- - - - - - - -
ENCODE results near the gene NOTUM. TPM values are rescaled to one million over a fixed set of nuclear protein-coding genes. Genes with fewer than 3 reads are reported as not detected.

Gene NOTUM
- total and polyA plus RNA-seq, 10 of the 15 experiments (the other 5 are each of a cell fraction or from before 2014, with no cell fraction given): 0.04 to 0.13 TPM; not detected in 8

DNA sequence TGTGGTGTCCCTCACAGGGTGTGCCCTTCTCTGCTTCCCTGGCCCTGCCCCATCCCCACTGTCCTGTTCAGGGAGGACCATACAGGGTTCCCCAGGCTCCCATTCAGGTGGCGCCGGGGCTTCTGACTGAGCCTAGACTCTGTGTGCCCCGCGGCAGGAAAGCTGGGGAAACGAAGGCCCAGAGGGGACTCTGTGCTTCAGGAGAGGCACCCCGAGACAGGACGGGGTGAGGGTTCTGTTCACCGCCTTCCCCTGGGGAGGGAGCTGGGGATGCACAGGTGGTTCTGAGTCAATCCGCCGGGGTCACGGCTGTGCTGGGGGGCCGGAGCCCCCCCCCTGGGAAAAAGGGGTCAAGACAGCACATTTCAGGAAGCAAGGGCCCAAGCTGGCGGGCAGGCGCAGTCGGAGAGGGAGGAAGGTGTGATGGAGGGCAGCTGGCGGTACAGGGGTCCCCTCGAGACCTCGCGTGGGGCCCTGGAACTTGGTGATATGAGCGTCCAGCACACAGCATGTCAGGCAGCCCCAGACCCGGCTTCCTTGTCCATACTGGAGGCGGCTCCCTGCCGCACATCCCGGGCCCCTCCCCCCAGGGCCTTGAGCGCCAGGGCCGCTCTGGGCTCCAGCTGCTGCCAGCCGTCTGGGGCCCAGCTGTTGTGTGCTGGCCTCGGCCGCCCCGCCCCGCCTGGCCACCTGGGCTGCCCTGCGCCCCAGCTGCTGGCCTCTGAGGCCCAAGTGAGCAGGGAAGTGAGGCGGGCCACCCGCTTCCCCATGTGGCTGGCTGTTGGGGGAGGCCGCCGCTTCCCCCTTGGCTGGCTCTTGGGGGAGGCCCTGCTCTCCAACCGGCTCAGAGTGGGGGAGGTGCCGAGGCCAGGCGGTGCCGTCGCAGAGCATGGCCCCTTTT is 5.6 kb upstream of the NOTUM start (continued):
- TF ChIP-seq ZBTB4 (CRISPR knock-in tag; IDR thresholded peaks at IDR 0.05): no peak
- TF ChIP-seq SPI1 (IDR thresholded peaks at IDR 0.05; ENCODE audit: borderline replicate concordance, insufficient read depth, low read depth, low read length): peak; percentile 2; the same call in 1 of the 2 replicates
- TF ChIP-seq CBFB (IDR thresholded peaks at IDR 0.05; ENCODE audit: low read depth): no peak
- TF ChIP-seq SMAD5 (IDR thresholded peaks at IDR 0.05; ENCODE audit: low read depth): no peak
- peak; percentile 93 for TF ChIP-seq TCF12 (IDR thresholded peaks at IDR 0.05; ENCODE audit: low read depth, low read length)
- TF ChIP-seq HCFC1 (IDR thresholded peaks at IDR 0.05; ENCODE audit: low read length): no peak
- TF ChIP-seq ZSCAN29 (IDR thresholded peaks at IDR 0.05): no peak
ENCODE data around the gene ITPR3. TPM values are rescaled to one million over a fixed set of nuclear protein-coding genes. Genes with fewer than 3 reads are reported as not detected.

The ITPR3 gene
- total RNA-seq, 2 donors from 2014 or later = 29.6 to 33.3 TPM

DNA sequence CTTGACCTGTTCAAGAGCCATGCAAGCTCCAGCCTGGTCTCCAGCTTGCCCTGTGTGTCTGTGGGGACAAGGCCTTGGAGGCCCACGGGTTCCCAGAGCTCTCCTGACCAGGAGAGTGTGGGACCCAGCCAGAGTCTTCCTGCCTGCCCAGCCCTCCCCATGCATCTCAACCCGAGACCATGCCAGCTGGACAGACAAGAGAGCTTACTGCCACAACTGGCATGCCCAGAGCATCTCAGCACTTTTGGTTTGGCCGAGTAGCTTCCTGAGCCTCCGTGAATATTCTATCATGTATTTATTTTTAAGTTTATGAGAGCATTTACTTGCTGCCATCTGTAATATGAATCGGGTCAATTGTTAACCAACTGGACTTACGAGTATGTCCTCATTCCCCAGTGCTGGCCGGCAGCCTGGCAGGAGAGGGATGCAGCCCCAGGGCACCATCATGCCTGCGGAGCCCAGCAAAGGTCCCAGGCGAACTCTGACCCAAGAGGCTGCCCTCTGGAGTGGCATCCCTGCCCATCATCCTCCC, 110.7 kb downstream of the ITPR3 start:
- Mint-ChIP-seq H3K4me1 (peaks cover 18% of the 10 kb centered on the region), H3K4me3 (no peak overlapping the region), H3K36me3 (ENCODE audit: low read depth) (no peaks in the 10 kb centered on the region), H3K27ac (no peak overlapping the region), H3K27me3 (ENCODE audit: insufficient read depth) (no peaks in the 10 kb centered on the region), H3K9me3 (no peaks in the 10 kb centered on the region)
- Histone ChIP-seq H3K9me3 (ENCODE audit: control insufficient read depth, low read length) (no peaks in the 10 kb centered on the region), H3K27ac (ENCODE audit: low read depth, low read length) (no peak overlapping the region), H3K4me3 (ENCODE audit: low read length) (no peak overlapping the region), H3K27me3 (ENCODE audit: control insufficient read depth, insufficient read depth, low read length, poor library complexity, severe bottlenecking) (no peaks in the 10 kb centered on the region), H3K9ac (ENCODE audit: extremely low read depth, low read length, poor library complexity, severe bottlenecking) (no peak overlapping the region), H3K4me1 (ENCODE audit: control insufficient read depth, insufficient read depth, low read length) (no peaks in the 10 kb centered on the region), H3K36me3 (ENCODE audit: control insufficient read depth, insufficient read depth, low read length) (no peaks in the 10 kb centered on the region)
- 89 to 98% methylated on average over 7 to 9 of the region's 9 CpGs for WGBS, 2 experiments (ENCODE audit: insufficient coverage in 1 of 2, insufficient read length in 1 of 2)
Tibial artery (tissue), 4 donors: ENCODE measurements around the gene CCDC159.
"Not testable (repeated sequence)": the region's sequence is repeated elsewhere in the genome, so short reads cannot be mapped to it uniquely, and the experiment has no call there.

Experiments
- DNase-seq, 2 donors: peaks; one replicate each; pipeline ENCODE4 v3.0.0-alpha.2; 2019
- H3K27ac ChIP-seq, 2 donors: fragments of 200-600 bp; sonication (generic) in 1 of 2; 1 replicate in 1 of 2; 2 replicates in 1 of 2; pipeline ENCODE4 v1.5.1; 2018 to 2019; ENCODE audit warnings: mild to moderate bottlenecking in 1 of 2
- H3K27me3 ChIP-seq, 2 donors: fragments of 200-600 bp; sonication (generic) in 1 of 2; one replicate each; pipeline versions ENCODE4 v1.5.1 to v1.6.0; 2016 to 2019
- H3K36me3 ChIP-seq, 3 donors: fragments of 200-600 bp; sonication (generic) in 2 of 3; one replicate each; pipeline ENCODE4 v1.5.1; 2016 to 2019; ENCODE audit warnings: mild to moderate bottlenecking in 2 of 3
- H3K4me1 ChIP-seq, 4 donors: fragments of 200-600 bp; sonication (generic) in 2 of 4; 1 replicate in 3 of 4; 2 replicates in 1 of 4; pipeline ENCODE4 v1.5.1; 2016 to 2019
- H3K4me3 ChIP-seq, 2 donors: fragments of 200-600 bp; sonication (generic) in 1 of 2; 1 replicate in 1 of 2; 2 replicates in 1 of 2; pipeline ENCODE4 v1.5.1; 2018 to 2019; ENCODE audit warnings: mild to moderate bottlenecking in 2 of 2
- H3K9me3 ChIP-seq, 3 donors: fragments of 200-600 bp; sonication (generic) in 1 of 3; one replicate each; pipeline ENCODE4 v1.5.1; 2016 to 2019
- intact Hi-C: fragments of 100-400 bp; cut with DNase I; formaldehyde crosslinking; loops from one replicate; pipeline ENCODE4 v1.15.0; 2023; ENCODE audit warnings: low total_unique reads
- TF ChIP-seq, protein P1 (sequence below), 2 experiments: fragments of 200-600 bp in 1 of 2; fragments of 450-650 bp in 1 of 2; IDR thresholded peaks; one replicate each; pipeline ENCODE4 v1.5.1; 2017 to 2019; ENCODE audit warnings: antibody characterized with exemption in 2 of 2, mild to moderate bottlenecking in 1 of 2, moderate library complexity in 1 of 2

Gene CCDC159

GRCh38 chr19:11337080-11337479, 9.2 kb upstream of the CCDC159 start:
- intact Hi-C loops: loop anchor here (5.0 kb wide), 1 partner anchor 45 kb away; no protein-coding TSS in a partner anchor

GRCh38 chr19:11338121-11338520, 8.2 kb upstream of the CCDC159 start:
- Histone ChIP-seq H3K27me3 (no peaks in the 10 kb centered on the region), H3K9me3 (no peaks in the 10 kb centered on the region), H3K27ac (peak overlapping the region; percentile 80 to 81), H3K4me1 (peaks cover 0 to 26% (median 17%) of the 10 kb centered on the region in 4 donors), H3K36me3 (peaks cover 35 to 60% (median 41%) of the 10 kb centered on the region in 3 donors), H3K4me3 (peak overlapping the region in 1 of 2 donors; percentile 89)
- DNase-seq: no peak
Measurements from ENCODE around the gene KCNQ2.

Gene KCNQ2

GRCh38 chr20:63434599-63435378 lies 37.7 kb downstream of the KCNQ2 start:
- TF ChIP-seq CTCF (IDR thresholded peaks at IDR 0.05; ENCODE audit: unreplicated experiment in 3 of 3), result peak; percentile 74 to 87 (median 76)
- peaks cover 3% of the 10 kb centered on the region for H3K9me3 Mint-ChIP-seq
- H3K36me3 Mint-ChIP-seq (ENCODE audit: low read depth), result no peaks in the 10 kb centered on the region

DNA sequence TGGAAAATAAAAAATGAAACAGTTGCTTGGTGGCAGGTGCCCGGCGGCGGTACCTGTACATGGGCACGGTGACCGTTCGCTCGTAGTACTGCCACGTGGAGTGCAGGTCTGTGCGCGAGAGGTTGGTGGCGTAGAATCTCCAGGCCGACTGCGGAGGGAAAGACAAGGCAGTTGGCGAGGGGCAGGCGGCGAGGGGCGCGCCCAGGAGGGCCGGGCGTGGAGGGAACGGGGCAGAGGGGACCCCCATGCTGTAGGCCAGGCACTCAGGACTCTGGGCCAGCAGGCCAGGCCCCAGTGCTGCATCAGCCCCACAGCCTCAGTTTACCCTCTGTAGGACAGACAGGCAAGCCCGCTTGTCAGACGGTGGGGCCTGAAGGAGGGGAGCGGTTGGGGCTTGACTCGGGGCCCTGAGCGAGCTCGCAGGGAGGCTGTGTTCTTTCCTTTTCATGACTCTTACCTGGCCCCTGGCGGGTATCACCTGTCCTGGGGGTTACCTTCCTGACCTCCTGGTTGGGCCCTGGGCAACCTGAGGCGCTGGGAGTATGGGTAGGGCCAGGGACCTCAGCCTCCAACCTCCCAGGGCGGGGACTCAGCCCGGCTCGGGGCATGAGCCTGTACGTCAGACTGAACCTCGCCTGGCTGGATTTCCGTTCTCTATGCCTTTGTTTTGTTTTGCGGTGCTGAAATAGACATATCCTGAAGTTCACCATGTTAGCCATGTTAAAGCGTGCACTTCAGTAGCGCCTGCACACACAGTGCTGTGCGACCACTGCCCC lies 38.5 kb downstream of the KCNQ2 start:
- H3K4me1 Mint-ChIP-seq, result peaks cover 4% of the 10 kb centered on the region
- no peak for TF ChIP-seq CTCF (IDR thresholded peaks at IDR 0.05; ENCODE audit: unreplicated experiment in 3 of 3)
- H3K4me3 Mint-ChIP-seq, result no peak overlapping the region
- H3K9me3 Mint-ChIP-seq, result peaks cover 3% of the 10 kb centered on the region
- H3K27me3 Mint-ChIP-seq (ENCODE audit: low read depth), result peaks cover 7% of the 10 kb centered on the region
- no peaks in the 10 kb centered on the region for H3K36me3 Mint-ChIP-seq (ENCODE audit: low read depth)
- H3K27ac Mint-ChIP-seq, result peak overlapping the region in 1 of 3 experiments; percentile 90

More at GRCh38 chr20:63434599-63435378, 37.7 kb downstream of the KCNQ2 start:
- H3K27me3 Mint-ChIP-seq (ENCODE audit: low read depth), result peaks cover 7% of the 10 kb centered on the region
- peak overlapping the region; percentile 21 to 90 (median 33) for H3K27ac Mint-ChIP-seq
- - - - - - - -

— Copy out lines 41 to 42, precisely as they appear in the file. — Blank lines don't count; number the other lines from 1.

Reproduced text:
- peaks cover 3% of the 10 kb centered on the region for H3K9me3 Mint-ChIP-seq
- H3K36me3 Mint-ChIP-seq (ENCODE audit: low read depth), result no peaks in the 10 kb centered on the region